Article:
How Would an Ed.D. Program Help You Excel in Your Business Career?
Corporate America often turns to academia when on the search for critical thinkers who have advanced degrees. The practice is so common, in fact, that the private sector now employs nearly as many Ph.D.s as educational institutions do. But while Ph.D. scholars focus on theoretical studies, those in Ed.D. programs learn practical skills that are easily transferable to the business world. As more organizations require advanced degrees of their upper management, an Ed.D. could help you become a valuable asset to any organization—especially at the top tier of the company.
What Business Skills Will I Learn in my Ed.D. Program?
A good Ed.D. program will teach you how to look at a whole organization—whether private, government, or nonprofit—from a strategic point of view that allows you to be an effective leader. Among the important skills you will learn are:
Management: Regardless of the organization you work for, management skills are critical to effective leadership and career advancement. From a general perspective, they allow you to organize well, analyze intently, and plan with purpose, so you can run a department or an entire company.
Leadership: Do you currently hold a leadership role? Or is that your goal with an advanced education? An Ed.D. program helps you hone the skills you already possess and also develop new ways to assert and build leadership strategies.
Organizational Development: As a deep analytical thinker fresh from an Ed.D. program, you can help to develop master business plans, including strategic partnerships and alliances that will align with the organization’s mission. You will also be able to see opportunity for measured growth and put people and strategies in place to achieve your goals.
Data Analysis: In today’s tech-heavy business climate, being able to analyze, synthesize, and interpret data is a critical skillset. You then need to take the information you learn through the data and apply it to real-world situations to make well-informed decisions and solve problems.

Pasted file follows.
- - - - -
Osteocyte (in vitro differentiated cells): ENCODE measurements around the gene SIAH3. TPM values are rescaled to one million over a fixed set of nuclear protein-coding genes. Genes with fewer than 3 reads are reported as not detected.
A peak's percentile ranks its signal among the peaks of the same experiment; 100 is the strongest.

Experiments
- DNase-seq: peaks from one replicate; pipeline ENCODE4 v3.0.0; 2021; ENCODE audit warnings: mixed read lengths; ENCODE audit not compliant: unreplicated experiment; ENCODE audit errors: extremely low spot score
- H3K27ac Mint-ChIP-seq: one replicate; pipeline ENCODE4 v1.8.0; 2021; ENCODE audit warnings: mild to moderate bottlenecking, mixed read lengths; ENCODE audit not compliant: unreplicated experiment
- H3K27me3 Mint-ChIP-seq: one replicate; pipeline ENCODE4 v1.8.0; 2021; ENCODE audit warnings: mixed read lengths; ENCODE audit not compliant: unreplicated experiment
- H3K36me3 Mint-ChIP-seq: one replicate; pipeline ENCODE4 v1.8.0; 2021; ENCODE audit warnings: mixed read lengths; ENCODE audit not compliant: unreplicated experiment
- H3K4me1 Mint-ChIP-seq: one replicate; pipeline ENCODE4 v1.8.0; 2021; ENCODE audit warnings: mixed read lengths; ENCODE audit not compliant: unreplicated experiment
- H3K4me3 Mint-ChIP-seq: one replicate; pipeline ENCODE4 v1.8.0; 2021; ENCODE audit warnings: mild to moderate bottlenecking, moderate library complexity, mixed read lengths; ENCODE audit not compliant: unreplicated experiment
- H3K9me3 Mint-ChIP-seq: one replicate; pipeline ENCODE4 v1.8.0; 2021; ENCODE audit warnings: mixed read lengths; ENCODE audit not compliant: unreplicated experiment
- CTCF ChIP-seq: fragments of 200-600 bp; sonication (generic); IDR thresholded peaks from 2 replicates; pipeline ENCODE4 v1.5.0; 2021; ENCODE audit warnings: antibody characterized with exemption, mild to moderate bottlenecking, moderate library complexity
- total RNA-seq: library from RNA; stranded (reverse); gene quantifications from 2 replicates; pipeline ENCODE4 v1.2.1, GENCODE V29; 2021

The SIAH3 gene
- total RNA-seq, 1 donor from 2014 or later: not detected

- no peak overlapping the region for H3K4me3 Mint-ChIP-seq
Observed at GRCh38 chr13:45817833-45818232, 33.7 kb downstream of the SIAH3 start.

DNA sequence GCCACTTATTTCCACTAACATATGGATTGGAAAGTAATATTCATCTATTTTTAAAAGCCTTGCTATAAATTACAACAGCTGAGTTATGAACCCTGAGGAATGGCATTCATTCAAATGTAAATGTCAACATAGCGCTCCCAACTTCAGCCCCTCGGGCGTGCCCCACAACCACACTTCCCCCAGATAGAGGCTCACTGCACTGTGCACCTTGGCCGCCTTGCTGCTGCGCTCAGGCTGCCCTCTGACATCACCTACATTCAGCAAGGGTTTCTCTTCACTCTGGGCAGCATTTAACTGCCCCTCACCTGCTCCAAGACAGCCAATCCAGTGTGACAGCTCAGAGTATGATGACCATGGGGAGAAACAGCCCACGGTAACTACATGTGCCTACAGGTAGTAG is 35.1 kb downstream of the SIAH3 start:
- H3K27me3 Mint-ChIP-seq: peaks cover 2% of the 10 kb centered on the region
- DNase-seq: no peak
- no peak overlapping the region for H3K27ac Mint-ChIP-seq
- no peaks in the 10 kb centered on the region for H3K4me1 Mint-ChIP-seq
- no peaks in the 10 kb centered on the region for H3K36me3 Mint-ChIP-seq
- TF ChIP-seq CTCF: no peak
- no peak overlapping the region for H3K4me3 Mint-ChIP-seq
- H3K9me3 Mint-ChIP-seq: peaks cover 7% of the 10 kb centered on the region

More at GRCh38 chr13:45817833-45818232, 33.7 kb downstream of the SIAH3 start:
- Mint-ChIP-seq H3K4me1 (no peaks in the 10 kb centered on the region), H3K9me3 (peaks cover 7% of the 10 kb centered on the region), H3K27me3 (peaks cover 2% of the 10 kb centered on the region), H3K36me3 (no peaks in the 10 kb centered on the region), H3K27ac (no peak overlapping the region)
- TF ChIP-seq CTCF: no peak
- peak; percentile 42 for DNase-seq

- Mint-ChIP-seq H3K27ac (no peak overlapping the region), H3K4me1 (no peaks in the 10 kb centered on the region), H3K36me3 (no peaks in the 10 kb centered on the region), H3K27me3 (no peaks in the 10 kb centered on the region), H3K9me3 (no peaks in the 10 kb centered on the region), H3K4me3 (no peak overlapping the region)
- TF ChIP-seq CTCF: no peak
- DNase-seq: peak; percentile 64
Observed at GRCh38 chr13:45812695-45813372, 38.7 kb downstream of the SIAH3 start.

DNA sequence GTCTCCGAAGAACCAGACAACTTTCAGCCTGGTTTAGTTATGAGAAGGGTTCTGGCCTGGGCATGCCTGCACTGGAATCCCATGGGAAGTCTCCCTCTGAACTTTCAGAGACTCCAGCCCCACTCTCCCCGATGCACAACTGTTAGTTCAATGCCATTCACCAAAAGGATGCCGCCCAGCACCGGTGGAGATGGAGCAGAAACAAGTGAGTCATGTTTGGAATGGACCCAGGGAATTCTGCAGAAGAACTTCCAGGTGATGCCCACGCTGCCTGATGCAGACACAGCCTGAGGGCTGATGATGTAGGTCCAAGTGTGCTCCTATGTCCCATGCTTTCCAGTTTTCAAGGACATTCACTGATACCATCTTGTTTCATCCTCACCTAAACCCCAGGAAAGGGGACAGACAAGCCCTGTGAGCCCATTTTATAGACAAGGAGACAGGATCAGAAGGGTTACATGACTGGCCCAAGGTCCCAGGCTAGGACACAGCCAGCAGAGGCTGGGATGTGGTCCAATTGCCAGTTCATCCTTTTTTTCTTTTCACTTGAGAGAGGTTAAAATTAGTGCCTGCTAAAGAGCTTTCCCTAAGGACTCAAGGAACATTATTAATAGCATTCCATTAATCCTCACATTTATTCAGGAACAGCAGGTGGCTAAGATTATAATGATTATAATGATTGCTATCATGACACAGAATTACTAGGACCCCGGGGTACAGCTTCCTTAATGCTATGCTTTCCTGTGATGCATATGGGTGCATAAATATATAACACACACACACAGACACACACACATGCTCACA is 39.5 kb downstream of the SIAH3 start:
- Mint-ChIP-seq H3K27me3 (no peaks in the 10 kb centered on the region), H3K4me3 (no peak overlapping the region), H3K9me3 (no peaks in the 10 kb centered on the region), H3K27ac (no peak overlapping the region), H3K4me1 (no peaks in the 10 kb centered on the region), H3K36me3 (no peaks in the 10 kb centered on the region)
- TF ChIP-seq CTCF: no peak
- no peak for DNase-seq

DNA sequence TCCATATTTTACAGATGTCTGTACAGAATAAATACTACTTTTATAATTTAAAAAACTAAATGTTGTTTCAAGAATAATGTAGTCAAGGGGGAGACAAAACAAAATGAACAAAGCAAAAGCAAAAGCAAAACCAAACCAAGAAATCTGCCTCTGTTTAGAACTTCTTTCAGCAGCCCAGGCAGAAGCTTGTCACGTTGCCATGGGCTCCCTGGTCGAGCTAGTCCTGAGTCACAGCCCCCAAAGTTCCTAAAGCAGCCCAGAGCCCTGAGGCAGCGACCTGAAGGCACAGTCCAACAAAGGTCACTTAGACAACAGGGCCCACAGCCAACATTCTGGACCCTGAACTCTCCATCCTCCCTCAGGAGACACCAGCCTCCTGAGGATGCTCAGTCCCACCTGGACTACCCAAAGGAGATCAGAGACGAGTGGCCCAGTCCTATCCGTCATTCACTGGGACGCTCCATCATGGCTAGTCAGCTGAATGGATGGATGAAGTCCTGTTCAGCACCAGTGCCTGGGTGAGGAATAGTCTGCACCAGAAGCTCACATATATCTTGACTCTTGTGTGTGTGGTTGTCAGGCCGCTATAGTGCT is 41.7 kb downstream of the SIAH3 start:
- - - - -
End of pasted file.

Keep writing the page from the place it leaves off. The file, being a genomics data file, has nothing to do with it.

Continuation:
Communication: As a business leader, you’ll need to demonstrate professional oral, behavioral, written, and listening communication skills. You will need to communicate well with a diverse population, pivoting to the needs of your audience. You may also need to be a company spokesperson, able to advocate on behalf of your organization with media and local, state, and federal policymakers.
Governance: In addition to understating the dynamics of a governing board and its relationship with your company’s president or CEO, you’ll need to understand how your organization fits into the bigger world. What are its ethical stances and how will it adhere to local, state, and federal mandated policies, and operational procedures?
What Kinds of Positions Could I Qualify for with an Ed.D. Degree?
While, there are many educational roles open to you with an Ed.D., you could also bring the knowledge and skills attained in your Ed.D. program to leadership positions in the public, private, and nonprofit sectors. Nonprofits look for mission-driven leaders who can effect positive change within the organizations and beyond. In private industries or publicly traded companies, you could advance a corporate agenda, help increase revenue, and positively impact the bottom line. Corporate positions also pay their executives well. Just a few positions where you might take your Ed.D. include:
Training and Development Manager: Every organization needs someone to oversee and build staff. As a Training and Development Manager, you would design and implement training and assessment protocols. You would also have the opportunity to build recognition and reward programs. According to recent data from the U.S. Bureau of Labor Statistics, Training and Development Managers earned a median pay of more than $113,000 in 2019.
HR Manager: As a Human Resources Manager, you would supervise employees and manage strategic staffing plans. You would also oversee compensation, benefits, onboarding, training and development, budget, and labor relations. HR Managers received a median salary of more than $116,000 in 2019.
Chief Learning Officer: As the head of an organization’s workforce development, it would be your responsibility to oversee how employees are trained. More importantly, you would help set the strategy to align how employees are taught to help fulfil the overall mission of the company. According to Salary.com, people with the Chief Learning Officer title earned a median salary of $198,700 in 2019.
Chief Executive Officer: At the very top of an organization is the CEO. This position puts you in charge of the strategy and plans that help an organization meet its goals and fulfill its mission. Salaries for CEOs vary widely, based on the industry. Some make well over six figures, but the median salary for 2019 was nearly $105,000.
Are you ready to advance your career with an advanced degree? At National American University, our Ed.D. online degree program is designed for working adults. Request more information today to get on the path to a brighter future tomorrow.